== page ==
The semiconductor industry's recommended counterfeit-avoidance strategy may have the unintended consequence of increasing, rather than reducing, the risk of counterfeit chips entering the supply chain, a new report has found.
The paper - titled Why a counterfeit risk avoidance strategy fails - says that despite implementing a counterfeit risk avoidance strategy, the electronics industry continues to discover counterfeit chips in the supply chain.
Counterfeits end up in the supply chain largely through procurement outside the semiconductor ecosystem with the use of independent distributors and brokers on the open market. Here chips are cheaper than those from authorised sources and authenticity and traceability controls are limited.
As such, the currently recommended counterfeit-avoidance strategy is to purchase chips from authorised sources, which would not need costly and challenging authenticity tests, they write in the paper, due to be published in the journal Computers & Security.
"Unfortunately, despite the implementation of this strategy, counterfeit chips continue to enter the semiconductor ecosystem," the report says. "In fact, preventing counterfeit chips from entering the supply chain has become a significant challenge because counterfeiters continuously increase their technological capabilities and are ever-more determined to defeat countermeasures."
While the general view was that counterfeits come from outside the ecosystem, the report noted that counterfeiting is occurring from within the authorised supply chain as a result of a "malicious insider" who has access to the system.
In this scenario, the report said the insider will divert authentic chips for unauthorised outside orders, replacing these with counterfeit chips.
"Most analyses of semiconductor supply chain risk assume a priori that problems in the supply chain lie outside of the supply chain itself, rather than within the supply chain," the report said.
"At the outset of this research, we were also inclined to accept this assumption, so we were surprised to discover that a malicious insider is required for counterfeit chips to enter the semiconductor ecosystem. Since threat environment is evolving, so too must the enterprise risk management programs of stakeholders in the semiconductor ecosystem."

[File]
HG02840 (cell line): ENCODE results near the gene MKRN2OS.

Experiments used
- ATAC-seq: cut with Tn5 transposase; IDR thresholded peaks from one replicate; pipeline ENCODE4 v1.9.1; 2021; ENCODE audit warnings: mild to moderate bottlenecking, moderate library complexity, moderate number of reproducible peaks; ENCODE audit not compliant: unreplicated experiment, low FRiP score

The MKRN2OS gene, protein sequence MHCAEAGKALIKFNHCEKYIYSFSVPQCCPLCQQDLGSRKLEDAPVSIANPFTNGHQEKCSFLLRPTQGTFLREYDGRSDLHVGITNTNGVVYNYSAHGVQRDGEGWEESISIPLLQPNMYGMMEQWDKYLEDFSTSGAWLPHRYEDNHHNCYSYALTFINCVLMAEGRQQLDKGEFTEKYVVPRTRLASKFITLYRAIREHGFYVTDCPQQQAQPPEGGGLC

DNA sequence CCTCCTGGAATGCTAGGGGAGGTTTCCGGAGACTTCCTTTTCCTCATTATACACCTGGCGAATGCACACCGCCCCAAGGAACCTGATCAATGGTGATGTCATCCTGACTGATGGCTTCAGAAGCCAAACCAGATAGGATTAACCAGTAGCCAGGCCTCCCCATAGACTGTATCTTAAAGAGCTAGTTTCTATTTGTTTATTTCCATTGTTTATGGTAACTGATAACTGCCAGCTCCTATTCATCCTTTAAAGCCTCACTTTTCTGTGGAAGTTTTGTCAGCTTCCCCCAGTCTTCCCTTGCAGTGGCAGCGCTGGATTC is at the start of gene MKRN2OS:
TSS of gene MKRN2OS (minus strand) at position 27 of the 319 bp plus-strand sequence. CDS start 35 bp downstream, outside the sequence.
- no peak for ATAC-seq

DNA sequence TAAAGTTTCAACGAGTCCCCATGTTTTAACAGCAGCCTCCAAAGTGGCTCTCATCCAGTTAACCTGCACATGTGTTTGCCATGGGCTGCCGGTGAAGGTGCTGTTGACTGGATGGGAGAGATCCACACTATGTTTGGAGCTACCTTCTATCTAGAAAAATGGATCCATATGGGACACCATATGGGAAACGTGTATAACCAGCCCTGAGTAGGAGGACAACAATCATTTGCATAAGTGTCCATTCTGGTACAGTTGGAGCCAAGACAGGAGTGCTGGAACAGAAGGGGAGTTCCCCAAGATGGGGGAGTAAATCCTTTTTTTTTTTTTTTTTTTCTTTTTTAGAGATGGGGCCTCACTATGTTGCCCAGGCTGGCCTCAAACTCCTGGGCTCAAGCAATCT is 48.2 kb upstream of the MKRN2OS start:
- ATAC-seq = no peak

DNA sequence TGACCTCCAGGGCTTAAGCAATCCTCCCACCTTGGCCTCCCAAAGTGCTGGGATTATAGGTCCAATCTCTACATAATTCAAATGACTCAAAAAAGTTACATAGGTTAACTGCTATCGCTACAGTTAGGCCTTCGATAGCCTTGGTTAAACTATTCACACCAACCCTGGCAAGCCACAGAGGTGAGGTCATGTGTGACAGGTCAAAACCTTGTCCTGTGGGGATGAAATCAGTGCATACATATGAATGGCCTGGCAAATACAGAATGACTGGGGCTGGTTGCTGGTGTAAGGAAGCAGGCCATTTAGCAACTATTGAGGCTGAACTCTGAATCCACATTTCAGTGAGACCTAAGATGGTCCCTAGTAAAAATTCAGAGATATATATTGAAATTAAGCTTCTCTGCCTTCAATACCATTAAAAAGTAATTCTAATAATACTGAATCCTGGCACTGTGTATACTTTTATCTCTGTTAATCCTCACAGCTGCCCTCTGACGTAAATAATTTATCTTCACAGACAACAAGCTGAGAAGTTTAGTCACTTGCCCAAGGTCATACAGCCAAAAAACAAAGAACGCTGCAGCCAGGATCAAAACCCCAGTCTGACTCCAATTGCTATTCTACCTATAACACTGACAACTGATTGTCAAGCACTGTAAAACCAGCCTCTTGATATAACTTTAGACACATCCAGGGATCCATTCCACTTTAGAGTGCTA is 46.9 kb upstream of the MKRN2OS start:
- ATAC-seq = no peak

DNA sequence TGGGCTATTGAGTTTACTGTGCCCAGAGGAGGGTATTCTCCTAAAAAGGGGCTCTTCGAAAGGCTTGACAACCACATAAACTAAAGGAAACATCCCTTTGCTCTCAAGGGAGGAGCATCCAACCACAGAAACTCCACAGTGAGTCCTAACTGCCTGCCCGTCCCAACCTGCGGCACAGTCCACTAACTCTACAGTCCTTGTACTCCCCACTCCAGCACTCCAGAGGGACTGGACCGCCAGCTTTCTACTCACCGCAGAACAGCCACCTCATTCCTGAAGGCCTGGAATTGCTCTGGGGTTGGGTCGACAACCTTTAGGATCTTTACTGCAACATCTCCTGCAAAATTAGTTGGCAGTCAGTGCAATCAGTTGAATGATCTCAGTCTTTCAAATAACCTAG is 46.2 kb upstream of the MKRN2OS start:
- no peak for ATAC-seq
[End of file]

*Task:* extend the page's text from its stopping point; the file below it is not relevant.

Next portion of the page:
The report recommends countermeasures to protect companies from malicious insiders based on a layered, risk-defence framework.
"The first layer of defence is for stakeholders to expand the boundary of their enterprise to include all entities with insider knowledge of the stakeholders' information or systems," say the authors from George Washington University in the US. This would allow the implementation of strategies, such as executing non-disclosure agreements and providing insider threat training, as well as increased detection measures.
The second and third layers of defence recommended by the report include internal traceability of chips from receipt to use and physically controlling access to chips, respectively. These layers would improve the physical security of the system and has the dual effect of deterring malicious insiders and providing early warning.
The report recommends a simple documenting system for traceability and a two-person policy for accessing chips, as well as a variety of other security measures such as biometrics or RFID.
Finally, a fourth layer of defence would include internal audits to reconcile orders, and which can provide early warnings of suspicious behaviour. While an auditing process will not necessarily prevent counterfeit chips from entering the supply chain, it would help to uncover illicit behaviour sooner.